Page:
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Preparing to Leave Your Child at Day Nursery

By: Helena Stratford - Updated: 28 Sep 2012 | comments*Discuss
Preparing To Leave Your Child At Day Nursery

Preparing to leave your child at a day nursery for the first time is one of the hardest things any mother has to do. Perhaps you are returning to work after maternity leave, or perhaps you feel your child needs extra stimulus available at nursery – or maybe you just crave a few hours to yourself once or twice a week! Whichever the answer, the actual point of leaving is never easy.

Here we give you tips to help make the transition a little smoother for you and your child.

Get Your Child Used to the Idea of Nursery

When you know your child is going to be going to nursery, depending on their age of course, get them used to the idea gradually and in a non-threatening way.

Begin to introduce the concept of being with other children for a play-time and interacting with other adults. Show him or her other children who might be going or returning from nursery and discuss this topic with your child. The idea of a day nursery crops up on many children’s television programmes and so choose a time when you are not busy with other things, to sit down with your child and watch and chat about what is being shown. Similarly, choose a book from the library that explores this topic spend some time together looking at it.

Make it a Special Time

Shortly before your child is due to start his or her first day, drive, or walk past the nursery regularly so that he recognises the location and building and identifies with being there.

Then go out on a special trip together to buy a new outfit, drinks bottle, or book etc, for nursery so that when the time comes, the first day can be linked in your child’s mind as an exciting, new, and ‘grown up’ thing to be happening.

Before you take your child to nursery for the first time, check their policy on whether children can bring loved toys in. Some managers allow a comfort animal or blanket whilst others dissuade children from bringing in their own things. A simple mistake being made such as a beloved teddy being ‘confiscated’ could be devastating for a child and is something best avoided.

The First Day

All children react differently to the start of nursery. Some are more than ‘ready’ and go in with hardly a backward glance, whilst for others it is a more daunting experience. However, it’s usually the mums who are the most nervous!

Try to be strong for your child and not allow them to see if you are upset. Be bright and breezy, smiley and encouraging. Once in the doorway, establish quickly who your child’s special worker is and cement that bond by being supportive of their role.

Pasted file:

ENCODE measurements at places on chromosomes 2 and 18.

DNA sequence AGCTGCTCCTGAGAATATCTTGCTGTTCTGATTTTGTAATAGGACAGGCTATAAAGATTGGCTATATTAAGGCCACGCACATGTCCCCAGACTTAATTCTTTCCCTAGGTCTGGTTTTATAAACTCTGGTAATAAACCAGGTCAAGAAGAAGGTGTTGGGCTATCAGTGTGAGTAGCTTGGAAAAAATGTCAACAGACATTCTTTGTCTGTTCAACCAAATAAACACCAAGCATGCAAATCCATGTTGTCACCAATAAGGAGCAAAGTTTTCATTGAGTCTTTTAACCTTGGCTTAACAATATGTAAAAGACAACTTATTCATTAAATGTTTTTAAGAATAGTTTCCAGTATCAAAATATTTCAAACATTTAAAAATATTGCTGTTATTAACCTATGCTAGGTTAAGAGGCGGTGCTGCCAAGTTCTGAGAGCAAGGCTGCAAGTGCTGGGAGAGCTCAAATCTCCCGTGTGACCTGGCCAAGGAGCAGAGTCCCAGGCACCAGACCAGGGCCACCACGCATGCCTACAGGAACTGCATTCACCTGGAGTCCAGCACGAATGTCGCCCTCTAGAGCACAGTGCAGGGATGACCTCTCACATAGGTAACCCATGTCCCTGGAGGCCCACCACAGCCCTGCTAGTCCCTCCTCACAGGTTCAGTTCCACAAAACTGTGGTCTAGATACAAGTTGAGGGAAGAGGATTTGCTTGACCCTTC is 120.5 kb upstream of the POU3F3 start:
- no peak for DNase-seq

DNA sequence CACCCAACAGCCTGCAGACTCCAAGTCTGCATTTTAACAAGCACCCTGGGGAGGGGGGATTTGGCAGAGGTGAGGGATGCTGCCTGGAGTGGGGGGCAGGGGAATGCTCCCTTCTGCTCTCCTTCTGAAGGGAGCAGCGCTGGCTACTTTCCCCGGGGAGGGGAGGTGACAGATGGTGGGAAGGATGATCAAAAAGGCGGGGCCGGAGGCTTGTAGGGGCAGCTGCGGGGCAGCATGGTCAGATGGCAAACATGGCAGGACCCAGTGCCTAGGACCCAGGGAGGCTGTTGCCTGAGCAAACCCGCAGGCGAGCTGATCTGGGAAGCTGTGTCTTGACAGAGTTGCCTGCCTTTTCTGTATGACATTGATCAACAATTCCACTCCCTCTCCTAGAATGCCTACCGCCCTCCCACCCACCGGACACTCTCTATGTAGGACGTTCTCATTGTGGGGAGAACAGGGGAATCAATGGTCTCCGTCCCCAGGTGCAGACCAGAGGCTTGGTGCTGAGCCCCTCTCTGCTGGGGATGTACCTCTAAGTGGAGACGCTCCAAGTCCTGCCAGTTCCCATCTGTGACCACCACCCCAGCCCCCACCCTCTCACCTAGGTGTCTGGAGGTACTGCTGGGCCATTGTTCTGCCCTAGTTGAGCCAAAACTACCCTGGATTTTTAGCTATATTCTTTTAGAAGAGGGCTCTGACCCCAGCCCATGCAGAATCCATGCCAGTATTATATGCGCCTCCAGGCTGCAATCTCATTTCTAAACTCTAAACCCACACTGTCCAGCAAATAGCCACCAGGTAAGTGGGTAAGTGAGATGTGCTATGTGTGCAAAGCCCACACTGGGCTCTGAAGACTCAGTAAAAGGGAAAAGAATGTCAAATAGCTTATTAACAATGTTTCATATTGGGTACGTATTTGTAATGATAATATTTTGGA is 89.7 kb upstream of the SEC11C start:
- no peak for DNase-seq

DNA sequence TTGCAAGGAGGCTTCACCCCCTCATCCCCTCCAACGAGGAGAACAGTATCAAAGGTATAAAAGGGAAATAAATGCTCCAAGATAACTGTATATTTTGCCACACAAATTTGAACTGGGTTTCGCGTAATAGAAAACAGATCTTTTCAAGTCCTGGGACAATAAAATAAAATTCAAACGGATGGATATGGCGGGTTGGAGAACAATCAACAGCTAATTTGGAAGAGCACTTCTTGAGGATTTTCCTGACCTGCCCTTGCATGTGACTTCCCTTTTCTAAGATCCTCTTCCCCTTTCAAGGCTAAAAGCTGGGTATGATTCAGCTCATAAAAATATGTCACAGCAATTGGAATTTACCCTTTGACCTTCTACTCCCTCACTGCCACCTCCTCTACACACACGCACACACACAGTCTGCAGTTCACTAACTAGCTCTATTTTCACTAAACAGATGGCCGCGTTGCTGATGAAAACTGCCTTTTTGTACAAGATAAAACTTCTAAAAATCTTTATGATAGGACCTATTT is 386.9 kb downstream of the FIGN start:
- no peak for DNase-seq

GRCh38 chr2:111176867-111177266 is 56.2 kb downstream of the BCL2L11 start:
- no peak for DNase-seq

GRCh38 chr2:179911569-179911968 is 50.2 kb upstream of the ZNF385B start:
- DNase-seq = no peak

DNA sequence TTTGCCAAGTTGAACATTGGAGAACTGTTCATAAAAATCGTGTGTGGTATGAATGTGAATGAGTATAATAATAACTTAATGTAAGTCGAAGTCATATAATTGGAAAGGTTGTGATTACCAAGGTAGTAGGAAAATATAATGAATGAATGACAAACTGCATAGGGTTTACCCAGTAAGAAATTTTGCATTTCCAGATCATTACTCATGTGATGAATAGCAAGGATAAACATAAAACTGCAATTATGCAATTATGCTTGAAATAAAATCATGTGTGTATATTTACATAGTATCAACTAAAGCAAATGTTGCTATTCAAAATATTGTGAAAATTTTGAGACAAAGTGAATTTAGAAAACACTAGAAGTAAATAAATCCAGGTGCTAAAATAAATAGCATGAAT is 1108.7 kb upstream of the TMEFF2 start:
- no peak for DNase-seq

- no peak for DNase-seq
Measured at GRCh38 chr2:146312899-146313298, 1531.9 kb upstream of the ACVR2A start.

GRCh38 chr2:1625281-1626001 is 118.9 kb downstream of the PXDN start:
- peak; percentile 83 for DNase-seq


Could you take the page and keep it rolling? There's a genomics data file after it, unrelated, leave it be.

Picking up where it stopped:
By far the best thing to do is to pass your child across and with a confident smile, kiss, and firm statement that you will be back soon, leave the room.

If your child cries loudly, it can be enormously upsetting, and this is the moment when most parents feel irrational and guilty. However, the nursery staff will assure you that as soon as they have distracted your child’s attention, they will be fine. Some nurseries even have a CCTV camera for you to check on your child from another room, so that you can see the change for yourself.

Settling In Period

Most nurseries will operate a settling in period during the first couple of weeks, whereby you leave your child for gradually longer and longer periods. This is a very useful policy as it enables child and parent alike to get used to the new arrangements and to being apart from each other in a controlled and secure way.

Looking After Yourself

The worst thing you can do when you leave your child at day nursery is to feel guilty. If you have to return to work, you need to reassure yourself that your child is in good, professional hands and that you are bringing in an income in order to improve his/her comfort and support your family lifestyle. And don’t keep things to yourself - talk to other mothers in the workplace – you’ll be surprised at just how many there are who have been through it and know exactly how you’re feeling!

Use the Time

And if you’re able to, then why not do something purely for yourself with an hour or so of the time when your child is at nursery? Go to the gym, have your nails done, or meet a friend for coffee. Mothers have precious little time to themselves, and a more relaxed and confident mum means more quality time for your child!

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I'd suggest a visit to the day care with your child first so it's not presented as a completely new environment on their first day there. That way leaving them there won't seem so difficult, for either of you. Also, for the first day, try to make it half day. A full day isn't just hard on your child, the first separation from you, it's hard on you, too. Not going all the way all at once can make it easier.
Ella - 11-Jun-12 @ 1:17 PM
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